Appearance: As shown above, it pours a clear golden copper colour with 1 finger of sporadically lacing foam and a low level of visible carbonation in the glass.
Aroma: Caramel, pine and grapefruit, all of equal intensity.
Flavour: It begins with sweet caramel and chewy textured bread dough malts that linger for a second or two longer than expected before it moves into a herbal forest floor that’s littered with pine needles and bits of dirt. When those flavours fade, a strong grapefruit and pine resin pairing builds into the finish, leaving a satisfying bitter aftertaste that leaves a lasting impression on the back of the palate.
Belgian Style Blonde Ale
Likely brewed because head brewer Toni takes great joy in brewing Belgian style beers, this seasonal single batch offering comes in at a potent 7.1% abv strength and features bold Belgian yeast esters flavours combined with very light hop additions. If you are into aging beer, I feel like this one has aging potential due to its potency. It will mellow and balance before it starts to deteriorate. That’s not to say that it needs aging, but if you want to observe how a beer changes over time than this one would be a good candidate to start with.
Appearance: As displayed in the picture above, it pours a clear golden colour with one finger of non-lacing foam and some sporadically appearing bubbles that can be observed sneaking up the sides of the glass.
Aroma: Some really pleasant pear and white grape juice aromas are paired up with sweet caramels, cereal grains and hints of clove spice.
Flavour: Initially there’s distinctive grains, honey and strong cloves that dominate the beginning of the beer until it intensifies into a banana flavoured bubble gum estery middle. As the sweet gum rolls off the palate, there’s a growing coriander finish that warms the back of the throat while peppercorns wriggle into the aftertaste.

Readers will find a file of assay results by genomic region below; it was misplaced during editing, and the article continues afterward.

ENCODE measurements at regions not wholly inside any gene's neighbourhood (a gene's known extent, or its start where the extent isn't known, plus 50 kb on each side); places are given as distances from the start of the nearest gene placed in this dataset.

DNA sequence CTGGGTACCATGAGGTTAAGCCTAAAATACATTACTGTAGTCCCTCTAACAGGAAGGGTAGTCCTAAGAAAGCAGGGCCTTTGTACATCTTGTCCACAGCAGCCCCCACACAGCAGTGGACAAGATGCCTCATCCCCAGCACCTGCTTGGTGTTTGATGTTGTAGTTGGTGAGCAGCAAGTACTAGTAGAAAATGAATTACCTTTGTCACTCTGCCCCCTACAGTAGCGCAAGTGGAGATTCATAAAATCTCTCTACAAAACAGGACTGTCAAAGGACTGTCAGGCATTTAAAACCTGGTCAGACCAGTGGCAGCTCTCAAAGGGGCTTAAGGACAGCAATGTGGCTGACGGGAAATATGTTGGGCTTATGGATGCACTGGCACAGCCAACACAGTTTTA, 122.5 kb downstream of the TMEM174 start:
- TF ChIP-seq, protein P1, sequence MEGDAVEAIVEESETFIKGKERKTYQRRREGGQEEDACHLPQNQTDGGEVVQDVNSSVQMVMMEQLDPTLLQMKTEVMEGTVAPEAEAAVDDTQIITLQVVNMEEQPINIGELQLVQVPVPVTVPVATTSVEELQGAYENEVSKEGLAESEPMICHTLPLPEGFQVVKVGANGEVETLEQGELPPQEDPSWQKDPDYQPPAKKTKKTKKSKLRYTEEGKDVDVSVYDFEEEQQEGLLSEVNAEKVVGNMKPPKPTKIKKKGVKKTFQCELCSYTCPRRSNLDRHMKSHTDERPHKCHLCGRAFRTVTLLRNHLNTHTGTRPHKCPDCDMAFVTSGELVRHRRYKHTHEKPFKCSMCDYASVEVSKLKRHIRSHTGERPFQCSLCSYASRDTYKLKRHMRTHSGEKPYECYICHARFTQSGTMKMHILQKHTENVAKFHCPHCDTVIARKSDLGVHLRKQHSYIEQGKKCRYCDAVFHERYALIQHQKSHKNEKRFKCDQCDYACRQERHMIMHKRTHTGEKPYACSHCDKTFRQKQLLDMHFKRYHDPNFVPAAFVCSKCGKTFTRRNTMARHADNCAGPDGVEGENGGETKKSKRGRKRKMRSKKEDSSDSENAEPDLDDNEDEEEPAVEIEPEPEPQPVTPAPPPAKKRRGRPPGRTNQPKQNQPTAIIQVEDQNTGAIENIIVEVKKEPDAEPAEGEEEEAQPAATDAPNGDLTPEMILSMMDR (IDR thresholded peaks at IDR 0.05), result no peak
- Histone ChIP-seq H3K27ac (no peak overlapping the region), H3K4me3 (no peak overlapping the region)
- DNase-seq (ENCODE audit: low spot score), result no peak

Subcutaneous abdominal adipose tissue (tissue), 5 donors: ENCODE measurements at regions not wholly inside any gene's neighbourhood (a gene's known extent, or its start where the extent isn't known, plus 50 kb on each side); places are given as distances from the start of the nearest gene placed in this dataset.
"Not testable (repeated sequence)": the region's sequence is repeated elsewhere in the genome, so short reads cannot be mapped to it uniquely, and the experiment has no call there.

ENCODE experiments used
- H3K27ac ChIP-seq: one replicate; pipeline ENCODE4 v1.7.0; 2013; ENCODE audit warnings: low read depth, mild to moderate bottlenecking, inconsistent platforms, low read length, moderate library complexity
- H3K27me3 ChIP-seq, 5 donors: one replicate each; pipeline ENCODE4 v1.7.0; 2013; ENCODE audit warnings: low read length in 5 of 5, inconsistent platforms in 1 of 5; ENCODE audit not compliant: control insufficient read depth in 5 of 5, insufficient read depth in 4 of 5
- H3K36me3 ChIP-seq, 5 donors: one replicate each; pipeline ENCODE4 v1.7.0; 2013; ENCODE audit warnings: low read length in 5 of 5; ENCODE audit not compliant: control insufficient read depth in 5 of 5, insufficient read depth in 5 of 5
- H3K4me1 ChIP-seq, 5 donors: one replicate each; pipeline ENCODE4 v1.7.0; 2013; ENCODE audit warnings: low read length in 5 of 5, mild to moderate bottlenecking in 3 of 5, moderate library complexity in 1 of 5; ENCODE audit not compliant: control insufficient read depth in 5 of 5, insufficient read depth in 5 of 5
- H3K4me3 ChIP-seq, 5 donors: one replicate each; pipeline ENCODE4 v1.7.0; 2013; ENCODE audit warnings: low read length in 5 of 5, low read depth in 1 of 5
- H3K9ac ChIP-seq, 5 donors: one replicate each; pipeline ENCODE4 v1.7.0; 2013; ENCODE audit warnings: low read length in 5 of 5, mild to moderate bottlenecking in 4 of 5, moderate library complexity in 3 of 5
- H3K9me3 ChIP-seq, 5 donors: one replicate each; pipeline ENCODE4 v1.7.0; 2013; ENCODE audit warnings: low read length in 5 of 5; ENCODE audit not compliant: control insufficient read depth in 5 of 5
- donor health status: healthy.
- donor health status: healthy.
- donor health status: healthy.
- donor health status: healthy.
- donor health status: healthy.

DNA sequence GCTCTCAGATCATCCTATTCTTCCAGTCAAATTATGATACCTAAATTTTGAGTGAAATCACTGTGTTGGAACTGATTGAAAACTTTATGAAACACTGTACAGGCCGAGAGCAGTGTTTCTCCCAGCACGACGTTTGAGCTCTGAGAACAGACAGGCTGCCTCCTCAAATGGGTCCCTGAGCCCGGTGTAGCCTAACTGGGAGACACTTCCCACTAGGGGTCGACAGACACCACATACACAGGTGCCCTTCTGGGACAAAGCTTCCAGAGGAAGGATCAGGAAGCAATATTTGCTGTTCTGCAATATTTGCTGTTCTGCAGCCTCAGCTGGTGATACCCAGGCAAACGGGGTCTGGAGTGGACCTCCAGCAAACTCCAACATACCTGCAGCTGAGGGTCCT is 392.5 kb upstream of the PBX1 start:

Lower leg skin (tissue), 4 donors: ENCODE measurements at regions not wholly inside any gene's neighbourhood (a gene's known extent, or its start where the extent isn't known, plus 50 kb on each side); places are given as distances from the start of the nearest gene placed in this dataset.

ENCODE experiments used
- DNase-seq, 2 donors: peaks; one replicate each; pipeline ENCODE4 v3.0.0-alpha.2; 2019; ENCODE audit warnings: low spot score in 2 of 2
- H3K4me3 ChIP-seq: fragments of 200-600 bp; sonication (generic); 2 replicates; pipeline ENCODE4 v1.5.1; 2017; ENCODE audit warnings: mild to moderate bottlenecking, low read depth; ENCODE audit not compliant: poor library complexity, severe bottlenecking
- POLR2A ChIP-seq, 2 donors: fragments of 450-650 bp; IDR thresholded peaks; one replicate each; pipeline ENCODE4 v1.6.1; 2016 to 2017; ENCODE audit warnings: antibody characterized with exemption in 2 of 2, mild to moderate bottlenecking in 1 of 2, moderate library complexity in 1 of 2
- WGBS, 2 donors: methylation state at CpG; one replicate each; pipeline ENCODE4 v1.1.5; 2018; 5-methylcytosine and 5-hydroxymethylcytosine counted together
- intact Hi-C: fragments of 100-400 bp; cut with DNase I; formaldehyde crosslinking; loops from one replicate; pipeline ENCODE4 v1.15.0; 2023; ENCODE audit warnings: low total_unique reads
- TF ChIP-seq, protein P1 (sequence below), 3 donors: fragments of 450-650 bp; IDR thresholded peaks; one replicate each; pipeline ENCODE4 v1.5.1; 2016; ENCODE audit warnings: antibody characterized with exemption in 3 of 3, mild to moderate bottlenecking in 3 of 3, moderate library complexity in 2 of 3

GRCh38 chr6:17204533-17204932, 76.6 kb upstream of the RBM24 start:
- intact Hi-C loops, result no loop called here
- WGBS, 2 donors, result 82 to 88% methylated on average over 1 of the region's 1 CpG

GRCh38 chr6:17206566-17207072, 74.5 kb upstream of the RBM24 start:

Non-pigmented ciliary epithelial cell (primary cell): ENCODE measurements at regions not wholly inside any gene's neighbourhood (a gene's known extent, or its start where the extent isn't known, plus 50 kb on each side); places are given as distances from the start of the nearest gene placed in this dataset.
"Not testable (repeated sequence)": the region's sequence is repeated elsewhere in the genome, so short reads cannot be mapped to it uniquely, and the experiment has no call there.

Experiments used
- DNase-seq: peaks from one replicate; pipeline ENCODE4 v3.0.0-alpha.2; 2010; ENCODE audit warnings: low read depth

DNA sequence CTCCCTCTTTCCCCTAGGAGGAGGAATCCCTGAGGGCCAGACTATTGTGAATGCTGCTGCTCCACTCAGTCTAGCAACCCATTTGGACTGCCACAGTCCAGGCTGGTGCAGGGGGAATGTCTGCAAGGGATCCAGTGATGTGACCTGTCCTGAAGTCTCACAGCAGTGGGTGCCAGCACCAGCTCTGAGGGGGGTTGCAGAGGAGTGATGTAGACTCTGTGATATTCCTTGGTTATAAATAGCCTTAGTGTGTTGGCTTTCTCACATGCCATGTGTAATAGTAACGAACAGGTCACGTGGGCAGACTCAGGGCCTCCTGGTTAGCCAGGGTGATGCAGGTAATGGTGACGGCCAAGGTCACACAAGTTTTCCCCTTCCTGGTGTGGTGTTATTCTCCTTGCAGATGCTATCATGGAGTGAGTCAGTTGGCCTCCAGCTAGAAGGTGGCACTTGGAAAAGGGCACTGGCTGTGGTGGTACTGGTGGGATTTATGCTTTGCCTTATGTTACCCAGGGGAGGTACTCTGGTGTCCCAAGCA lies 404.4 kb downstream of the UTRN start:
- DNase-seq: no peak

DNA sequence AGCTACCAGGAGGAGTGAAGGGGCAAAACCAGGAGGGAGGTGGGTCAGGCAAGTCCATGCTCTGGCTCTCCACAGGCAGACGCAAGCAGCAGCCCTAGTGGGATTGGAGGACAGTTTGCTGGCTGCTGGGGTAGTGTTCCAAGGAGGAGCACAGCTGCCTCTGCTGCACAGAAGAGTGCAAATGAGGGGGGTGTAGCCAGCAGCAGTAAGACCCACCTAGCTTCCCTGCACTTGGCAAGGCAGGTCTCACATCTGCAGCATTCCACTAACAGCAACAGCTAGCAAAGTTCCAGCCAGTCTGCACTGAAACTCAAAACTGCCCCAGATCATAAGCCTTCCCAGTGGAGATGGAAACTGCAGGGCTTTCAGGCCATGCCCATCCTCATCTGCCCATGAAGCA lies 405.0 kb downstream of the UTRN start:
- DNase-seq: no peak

Dear James S.M.A.S.H Saison
The name, which invoked my second local history lesson of the month, refers to a letter written to 1844’s chief trader at Fort Langely, Mr James Murray Yale. This particular letter that was written by a female friend of his, is a racist, scorning and oppressive protest against James’ desire to marry the daughter of a local native Kwantlen chief. Seriously, it’s terrible! However, ignoring the racially charged letter James followed his heart and married his love anyways and together they had two daughters. The idea of challenge prejudice and choosing to pursue positive emotions sure does make for a warming tale, but it did strike me as a bold inspiration for a name of a beer.
Now, I’ve never particularly loved hoppy Saisons, so keep that in mind when you are reading this. Of the four beers I tried, this was the one I didn’t like as much as the others. It is a single malt and single hop beer (hence the term SMASH) that features Bohemian Floor Malted Pilsner malts with Mosaic hops that are brewed with a Saison/Farmhouse yeast to a strength of 6.5% abv. Despite my own thoughts on it, this is the bottle that they sold out of first at the brewery since release time – clearly it’s enjoyed by many.
Appearance: As photographed, it pours a clear golden colour with minimal carbonation, and still it manages three fingers of aggressive white foam that leaves some residual lacing on the glass as it goes down.
Aroma: Animal feed, fresh cut grass and weed like dank aroma.
Flavour: Cornflakes and grass are vivid up front, followed by wet hay and black tea leaves in the ale textured, medium bodied middle. The finish is classic mosaic, which is always very dank and weed like to me.
I was very happy to receive a knock on the door over a month ago from Luke, the Trading Post sales rep. It’s not often someone knocks on your door and hands you some beer, so I’d like to say a big thanks to them for letting me try the new bomber line up. As I write this, I can’t help but wonder if Gavin Hamilton knew that someday after his close encounter with the bears, his feats would be personified on the name of a craft beer? Or, perhaps one the way back to Fort Langley all he really cared about at the moment was making it home with his pantaloons intact.